Saturday, December 20, 2014

On Christians, atheists, and torture

By Frank Moraes 

I have this tendency to be most critical of the groups that I'm part of. You see this a lot in terms of my thinking about the Democratic Party. But I dare say you see it most of all with my thinking about atheists. And there is a lot to dislike about the modern atheist movement. I am an atheist in the Arthur Schopenhauer tradition. Much of modern atheism is intellectually vacuous. But as popular movements go, it is still pretty good. There isn't likely to be a mass movement that I have any less criticism of.

Probably the best aspect of modern atheism is that there is a strong current of humanism in it. I think it is the case that people like Sam Harris and Christopher Hitchens are admired despite being torture proponents, not because of it. What's more, I don't so much see myself as part of the atheist community in the sense that I read atheist blogs and go to atheist conventions. I see myself as a member of the growing numbers of people who just aren't religious. And by and large, this is a mighty fine group.

I found the recent release of the torture report as upsetting as it was unsurprising. So I was somewhat pleased to read Steve Benen's "This Week in God" today. Its focus was on a new Washington Post/ABC News poll on attitudes about torture. It confirms the results of a 2009 poll by Pew. As you've probably heard, Americans are overwhelmingly in favor of torture. Of those polled, 59% were just peachy with what the CIA did; only 31% had a problem with it. Obviously, that was not what pleased me.

This poll subdivided people by their religious affiliations. So Benen put together the following graph that sums up the main categories:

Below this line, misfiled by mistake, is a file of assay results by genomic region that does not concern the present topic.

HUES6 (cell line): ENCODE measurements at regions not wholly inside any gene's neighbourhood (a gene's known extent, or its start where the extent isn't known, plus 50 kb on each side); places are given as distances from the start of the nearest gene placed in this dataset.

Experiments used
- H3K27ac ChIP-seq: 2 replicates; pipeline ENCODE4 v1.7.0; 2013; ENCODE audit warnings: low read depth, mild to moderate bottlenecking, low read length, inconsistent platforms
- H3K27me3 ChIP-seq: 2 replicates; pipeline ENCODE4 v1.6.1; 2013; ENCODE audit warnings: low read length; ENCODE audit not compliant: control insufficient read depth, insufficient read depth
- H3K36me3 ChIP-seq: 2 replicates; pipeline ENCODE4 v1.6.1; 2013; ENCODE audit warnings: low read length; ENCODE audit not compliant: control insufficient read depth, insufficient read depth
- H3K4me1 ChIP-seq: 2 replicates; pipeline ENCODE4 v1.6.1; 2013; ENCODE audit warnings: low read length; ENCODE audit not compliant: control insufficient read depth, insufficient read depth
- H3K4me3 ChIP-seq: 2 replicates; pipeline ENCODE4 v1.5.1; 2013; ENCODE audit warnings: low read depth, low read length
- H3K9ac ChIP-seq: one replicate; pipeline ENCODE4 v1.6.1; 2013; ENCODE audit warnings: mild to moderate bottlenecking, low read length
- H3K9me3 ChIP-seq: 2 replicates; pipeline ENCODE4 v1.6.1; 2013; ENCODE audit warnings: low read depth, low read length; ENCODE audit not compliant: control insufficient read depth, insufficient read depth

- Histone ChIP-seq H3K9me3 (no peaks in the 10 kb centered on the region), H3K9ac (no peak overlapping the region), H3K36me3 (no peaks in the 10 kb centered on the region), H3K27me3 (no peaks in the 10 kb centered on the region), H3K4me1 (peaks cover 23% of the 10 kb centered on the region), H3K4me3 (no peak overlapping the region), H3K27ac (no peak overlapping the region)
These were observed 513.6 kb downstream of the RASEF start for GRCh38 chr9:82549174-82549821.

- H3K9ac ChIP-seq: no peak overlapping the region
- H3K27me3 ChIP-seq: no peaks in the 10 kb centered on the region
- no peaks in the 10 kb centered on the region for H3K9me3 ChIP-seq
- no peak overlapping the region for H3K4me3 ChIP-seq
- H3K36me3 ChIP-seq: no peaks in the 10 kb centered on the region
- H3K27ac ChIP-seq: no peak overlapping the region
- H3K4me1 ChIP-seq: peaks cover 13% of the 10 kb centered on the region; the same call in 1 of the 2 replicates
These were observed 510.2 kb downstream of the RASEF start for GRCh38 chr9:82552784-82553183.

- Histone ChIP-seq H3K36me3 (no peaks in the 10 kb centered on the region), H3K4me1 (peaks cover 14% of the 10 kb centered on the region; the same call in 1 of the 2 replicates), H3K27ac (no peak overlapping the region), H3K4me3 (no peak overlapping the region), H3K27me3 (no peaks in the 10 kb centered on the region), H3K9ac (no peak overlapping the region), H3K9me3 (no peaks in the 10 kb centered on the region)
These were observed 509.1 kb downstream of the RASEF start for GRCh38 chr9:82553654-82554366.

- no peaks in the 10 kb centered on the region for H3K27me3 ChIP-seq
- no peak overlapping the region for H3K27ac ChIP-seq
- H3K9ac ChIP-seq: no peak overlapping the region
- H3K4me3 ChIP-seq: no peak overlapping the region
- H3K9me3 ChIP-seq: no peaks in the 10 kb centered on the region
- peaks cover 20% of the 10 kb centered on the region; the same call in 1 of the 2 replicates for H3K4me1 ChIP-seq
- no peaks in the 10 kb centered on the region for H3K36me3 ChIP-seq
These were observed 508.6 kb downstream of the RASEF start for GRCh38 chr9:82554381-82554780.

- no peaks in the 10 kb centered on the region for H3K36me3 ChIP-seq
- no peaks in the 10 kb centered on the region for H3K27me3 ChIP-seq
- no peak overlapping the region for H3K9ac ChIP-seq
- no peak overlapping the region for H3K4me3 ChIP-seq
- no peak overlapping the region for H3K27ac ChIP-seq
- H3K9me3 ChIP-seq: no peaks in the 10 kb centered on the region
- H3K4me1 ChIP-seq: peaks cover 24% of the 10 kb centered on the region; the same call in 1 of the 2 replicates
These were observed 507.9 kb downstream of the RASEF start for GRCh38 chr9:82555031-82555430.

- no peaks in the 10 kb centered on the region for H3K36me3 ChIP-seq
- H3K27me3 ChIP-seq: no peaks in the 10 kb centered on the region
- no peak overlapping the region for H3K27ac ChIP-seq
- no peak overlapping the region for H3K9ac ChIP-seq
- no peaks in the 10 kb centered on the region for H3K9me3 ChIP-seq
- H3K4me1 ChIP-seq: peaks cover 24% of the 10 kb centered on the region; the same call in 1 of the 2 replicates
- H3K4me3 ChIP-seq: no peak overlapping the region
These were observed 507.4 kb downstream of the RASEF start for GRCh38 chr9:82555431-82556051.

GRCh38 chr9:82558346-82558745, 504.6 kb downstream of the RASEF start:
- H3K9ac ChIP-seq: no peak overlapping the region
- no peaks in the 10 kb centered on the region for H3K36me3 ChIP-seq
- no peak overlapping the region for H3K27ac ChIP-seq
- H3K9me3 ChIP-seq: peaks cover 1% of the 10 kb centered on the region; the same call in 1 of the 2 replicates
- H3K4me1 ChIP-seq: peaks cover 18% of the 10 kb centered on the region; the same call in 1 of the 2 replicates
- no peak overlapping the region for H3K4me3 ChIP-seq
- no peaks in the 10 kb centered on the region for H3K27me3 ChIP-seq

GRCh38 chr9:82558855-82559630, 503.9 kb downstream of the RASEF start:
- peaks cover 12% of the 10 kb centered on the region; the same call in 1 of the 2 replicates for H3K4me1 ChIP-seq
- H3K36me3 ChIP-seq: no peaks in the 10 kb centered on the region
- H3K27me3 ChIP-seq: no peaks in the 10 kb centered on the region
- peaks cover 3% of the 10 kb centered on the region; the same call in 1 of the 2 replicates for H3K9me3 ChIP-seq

Benen pointed out that people with "no religion" were pretty much the only group in the report that were against torture. I wish the numbers were better than they are, but they are far better than average. And the major Christian groups are all worse than average. It's disgusting, but again, unsurprising. It goes along with my primary complaint against modern American Christians: their religion is all culture and no theology. The one thing they absolutely believe is that people like them are "good" and people not like them (e.g., Muslims) are "bad." Thus they don't really care. After all, it's not like anyone is suggesting burning the evildoers alive. (Not that they would be against that either.)

As much as I'm pleased that we non-believers demonstrate more humanity than average, this information is profoundly disturbing. We are, after all, an almost 80% Christian country. And the only takeaway from that is that Christianity is "right" and that Christians are oppressed whenever someone says "Happy holidays!" to them. We live in a sad world.

(Cross-posted at Frankly Curious.)

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2 Comments:

  • I'm agnostic. I don't particularly have anything against Christians, (as long as they don't try to ram their beliefs down my throat).
    I will say this, though. I've run a Web biz for 15 years. I've dealt with literally thousands of people online over the years. Occasionally, I will deal with a Christian-oriented company or individual. Virtually without exception, these "Christians" turn out to be less trustworthy, on average, than other people. They're the ones who invariably try to shortchange me. They're the ones who screw me over on link trades. They're the ones who disappear without payment. At least this has been my own experience over the years.
    Over the years, I have occasionally met some trustworthy, good Christians (such as the Amish people). But these are few and far between.

    By Blogger Marc McDonald, at 2:15 AM  

  • Interesting, if not scientific, statement, but I tend to agree. I think we can certainly say that professing to be religious as a cover-up is common enough. History certainly can entertain us indefinitely with the ability of religious persons and organizations to justify absolutely anything.

    The hell with Ronald Reagan's scariest words. "God wills it" has been the preamble to the worst acts humans have ever done.

    By Blogger Capt. Fogg, at 12:20 PM  

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